Conditional blocks within the config.txt file


Here’s another tidbit from my research into multi-booting the Pi.  Though I could put it in those sections, it’s sufficiently interesting that I decided to break it out into its own posting.

There may be times when - while booting - you may want to make configuration changes based on the boot environment.

For example:

  • Booting a Pi-4 is different than booting earlier versions because the GPU handles memory allocation differently - so you may want to set a different value.

  • If a particular monitor is attached, you may want to configure the HDMI video out differently to accommodate a quirk in the monitor.

  • You have set internal settable configuration bits on one particular board to change some fundamental aspect of how the board works, essentially making it unique.

  • Or, as in my case, you may want to allow GPIO pins to change something about the way it boots when you apply power.

The Raspberry Pi has a way to accommodate things like this by the use of simple “conditional” statements.  You’ve already seen one if you’ve looked at your Pi’s config.txt file - the part that starts with [pi4], followed by the one that says [all]

The “official” documentation on the config.txt file, (and all the fun things you can do with it!), can be found here: config.txt - Raspberry Pi Documentation

To summarize, (and point out an important “gotcha!”):

Conditional parts of the config.txt file are special conditional statements enclosed in square brackets, like this:

  • [gpio19=0] which works if Broadcomm GPIO pin 19 is pulled low.

  • [0x12345678] which ONLY works with the one, unique, board with serial number 0x12345678.

  • [EDID=VSC-TD2220] which works if a specific monitor is plugged in - maybe it needs audio forced, or a specific resolution that is not auto-detected?

There’s one big “gotcha!”
The documentation on config,.txt conditional statements implies strongly that groups of conditional statements, when grouped together, act as the logical AND of ALL the statements taken together.

do this specific thing. . . .

According to the documentation, this should work like this:
gpio pin 19 is pulled low
this is a Pi-4
a specific monitor is plugged in
do this specific thing.

This is NOT true.

What actually happens is that:

  • each conditional statement is its own logical group of statements, independent of all others

  • The conditional’s logical scope ends when

    • Another conditional statement occurs
    • The end of the config.txt file is reached.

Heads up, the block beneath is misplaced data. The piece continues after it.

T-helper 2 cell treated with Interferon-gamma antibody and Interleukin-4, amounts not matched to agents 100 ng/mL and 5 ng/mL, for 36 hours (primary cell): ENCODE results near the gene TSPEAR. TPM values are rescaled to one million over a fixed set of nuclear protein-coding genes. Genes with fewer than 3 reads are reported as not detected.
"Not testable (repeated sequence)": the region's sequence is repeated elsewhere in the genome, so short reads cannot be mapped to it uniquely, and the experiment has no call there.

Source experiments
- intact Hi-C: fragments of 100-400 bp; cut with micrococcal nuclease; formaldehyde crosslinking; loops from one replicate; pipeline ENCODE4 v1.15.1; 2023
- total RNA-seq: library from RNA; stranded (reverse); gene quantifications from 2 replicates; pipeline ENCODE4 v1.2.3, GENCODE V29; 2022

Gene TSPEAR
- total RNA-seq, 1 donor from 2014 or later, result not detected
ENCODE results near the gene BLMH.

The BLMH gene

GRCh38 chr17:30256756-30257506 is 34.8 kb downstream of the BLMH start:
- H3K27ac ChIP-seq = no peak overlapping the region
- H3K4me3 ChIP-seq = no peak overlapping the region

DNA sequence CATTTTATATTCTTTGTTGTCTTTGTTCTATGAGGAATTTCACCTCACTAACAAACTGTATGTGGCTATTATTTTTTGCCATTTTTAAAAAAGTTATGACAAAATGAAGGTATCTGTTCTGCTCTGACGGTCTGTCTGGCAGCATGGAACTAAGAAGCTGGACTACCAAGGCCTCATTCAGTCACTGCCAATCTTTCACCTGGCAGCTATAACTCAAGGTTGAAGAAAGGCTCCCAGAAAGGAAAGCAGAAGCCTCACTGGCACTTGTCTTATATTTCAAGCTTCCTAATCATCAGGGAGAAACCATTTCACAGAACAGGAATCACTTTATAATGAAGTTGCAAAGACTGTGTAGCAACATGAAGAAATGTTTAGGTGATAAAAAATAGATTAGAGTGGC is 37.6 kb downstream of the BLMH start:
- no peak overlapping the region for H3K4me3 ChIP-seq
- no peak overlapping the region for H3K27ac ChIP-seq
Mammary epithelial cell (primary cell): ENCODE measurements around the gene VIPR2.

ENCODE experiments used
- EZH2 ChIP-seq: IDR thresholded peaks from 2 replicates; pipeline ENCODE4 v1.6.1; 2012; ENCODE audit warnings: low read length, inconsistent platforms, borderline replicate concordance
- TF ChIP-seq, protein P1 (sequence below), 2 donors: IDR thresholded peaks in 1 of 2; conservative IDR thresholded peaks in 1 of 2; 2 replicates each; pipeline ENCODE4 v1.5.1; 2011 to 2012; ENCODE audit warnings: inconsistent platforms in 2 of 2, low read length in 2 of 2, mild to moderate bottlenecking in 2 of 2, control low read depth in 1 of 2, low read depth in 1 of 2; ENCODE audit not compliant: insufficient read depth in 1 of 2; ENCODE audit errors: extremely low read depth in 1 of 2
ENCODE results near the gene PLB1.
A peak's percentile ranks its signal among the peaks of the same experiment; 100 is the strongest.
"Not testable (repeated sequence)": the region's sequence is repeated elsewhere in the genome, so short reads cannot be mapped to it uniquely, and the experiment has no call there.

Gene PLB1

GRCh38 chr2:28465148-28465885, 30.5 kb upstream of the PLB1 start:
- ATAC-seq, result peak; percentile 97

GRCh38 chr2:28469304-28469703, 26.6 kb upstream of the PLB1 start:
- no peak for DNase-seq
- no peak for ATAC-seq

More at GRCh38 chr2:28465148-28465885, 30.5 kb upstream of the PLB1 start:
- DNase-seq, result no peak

(Note that you can combine/merge config.txt type files using the special include statement, so this may not be entirely true.)

Because of this, the group of conditional statements given before:
do this. . . .

actually works like this:
(if true, then do nothing because there’s nothing here)
(there’s nothing here either, so nothing happens)
do this. . . .
(because there’s something here, that gets done, but ONLY if that particular monitor is plugged in, without any input from the other two conditions.

Note what I said before - a conditional block ends ONLY when another conditional block is reached, (or, maybe, the end of the file.)

This has important consequences.

For the sake of argument, assume you have a config.txt file like this:

and (for orginazitional reasons), you want to add a special group of statements that ONLY happen when it’s run on a PI-4, so you do this:

Do you see the problem?  (Hint:  I got caught by this very thing yesterday and it drove me crazy for a day and a half!)

Answer:  The conditional statement NEVER ends, so ALL of the statements after the [pi4] ONLY happen if a Pi-4 is plugged in, which is not what we want.  

The solution is a special conditional statement - [all] - which translates to “if (true)” which ends the previous conditional statement and starts reading configurations for everyone again.

This is how you fix that particular problem:

In my case, I inadvertently disabled the robot’s camera unless a specific switch was thrown and I wasted a day and a half taking my poor 'bot apart because I thought either the camera or the cable had died.  What actually happened is that I forgot to end a conditional statement with an [all], and it included the rest of the entire config.txt as part of the condition! - :face_with_symbols_over_mouth:   :woozy_face:   :crazy_face:

Of course, you could have put the [pi] at the end, but it’s easier to understand if you group statements logically by putting configuration statements that are similar together in a compact group.  You can do that by creating conditional blocks and ending each block with an [all] condition.

The official documentation for conditional statements strongly advises ending conditional blocks with an [all], even if you think they’re not necessary, just to avoid this kind of confusion.


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Seems like you’re making headway. Or at the least learning a lot.

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I am also learning that, (at least some), of the development and/or project management people at Raspberry Pi are rude, arrogant, and dismissive.

One of my “colleagues” on the Raspberry Pi forums helped me research this and discovered that the true root cause is that GPIO pin definitions themselves are mutually exclusive.